Caught Happily Between Labs
As a late-stage Ph.D. student, I find myself in a unique position to reflect on the culture here at Duke. It’s an exciting time to be a scientist, especially as my mentors join together with other research groups to launch the Center for Advanced Genomic Technologies (CAGT). My experience provides an example of how collaboration within CAGT might benefit trainees to come.
I came to Duke in 2012 to start a master’s program. Intending to stay only for a year or two before applying to medical school, I got waylaid by my fascination with genome-engineering and ended up staying for seven. When I started, the CRISPR craze had not begun but the power of genome editing was practically self-evident even then: it allowed us to manipulate DNA in living cells. In a nod toward this, Nature methods named genome editing the 2011 Method of the Year. Absent any real knowledge about genome editing but convinced it was transformative, I pestered Charlie to let me in his lab, and thankfully, he relented.
By early 2013, I figured out the basics at the bench, and CRISPR broke out as a clear favorite genome editing tool. We all jumped on board, and since then, the Gersbach lab has successfully developed and implemented a variety of CRISPR-based technologies. I was lucky to work on a number of cutting-edge projects — some successful, others less so. While this work was important, having a technology as powerful as CRISPR begged the questions: What exactly will we do with it? What will we use it to discover?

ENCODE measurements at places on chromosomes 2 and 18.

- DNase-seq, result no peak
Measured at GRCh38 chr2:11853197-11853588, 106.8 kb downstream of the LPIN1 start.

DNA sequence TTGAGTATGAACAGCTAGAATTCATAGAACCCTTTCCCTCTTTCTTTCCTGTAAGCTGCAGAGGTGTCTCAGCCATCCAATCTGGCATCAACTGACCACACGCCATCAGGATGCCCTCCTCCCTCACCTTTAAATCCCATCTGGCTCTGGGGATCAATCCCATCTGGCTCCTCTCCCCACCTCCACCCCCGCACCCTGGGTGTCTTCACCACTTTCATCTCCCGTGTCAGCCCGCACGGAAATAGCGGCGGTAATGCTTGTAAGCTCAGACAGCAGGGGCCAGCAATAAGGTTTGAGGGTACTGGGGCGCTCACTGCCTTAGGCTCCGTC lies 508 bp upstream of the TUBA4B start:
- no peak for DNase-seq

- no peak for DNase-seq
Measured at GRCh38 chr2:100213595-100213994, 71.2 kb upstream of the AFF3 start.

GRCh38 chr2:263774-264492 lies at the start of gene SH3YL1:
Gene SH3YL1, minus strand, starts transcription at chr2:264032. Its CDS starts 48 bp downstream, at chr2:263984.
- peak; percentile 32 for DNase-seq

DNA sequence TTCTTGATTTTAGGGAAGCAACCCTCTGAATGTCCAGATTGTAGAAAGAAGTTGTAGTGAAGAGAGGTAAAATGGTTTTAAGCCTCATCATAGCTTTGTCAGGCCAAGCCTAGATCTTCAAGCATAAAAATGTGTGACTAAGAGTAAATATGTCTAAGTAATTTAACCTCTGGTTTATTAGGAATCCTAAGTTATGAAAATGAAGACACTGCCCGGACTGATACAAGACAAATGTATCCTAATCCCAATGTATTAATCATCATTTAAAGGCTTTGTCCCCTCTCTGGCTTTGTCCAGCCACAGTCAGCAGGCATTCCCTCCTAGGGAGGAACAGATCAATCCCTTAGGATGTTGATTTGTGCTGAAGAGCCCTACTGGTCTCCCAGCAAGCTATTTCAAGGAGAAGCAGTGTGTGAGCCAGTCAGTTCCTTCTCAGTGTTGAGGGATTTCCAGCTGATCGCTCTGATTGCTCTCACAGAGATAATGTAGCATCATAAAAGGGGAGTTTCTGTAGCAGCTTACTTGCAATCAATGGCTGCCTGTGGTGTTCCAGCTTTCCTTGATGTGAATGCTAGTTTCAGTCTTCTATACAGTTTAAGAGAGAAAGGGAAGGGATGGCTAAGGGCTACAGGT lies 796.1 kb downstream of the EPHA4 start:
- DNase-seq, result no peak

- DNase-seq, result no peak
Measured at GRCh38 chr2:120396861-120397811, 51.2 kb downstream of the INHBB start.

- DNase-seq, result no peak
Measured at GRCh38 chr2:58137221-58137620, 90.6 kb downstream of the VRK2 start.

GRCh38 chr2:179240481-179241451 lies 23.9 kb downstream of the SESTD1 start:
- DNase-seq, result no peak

It is with this in mind that I sought the mentorship of Tim Reddy. An expert in gene regulation and genomics, Tim specializes in the study of the glucocorticoid receptor, a major drug target whose mechanism remains obscure. Working on a completely new problem challenged me to learn the history of a new field, develop my own hypothesis, and master new skills at the bench to test them. Working on a large multi-lab grant funded by the NIH, I learned how to better manage my projects, how to work within a larger group, and how to communicate my ideas convincingly. Our weekly meetings became a forum where the motivations for my projects were refined, where technical barriers were discussed, and where I was exposed to scientific discussions of the highest quality. Needless to say, dual mentorship with Tim and Charlie has been crucial to my development as a scientist.
Though I’m graduating soon, I’m happy to be a part of CAGT during its official launch. I see CAGT as formalizing and extending a long standing culture of collaboration between neighboring laboratories, where teams work together to develop new technologies and apply them to treat human disease. CAGT will both solidify foundational relationships, such as those I experienced while cross-training with Charlie and Tim, and bring in new neighbors for the benefit of many students to come.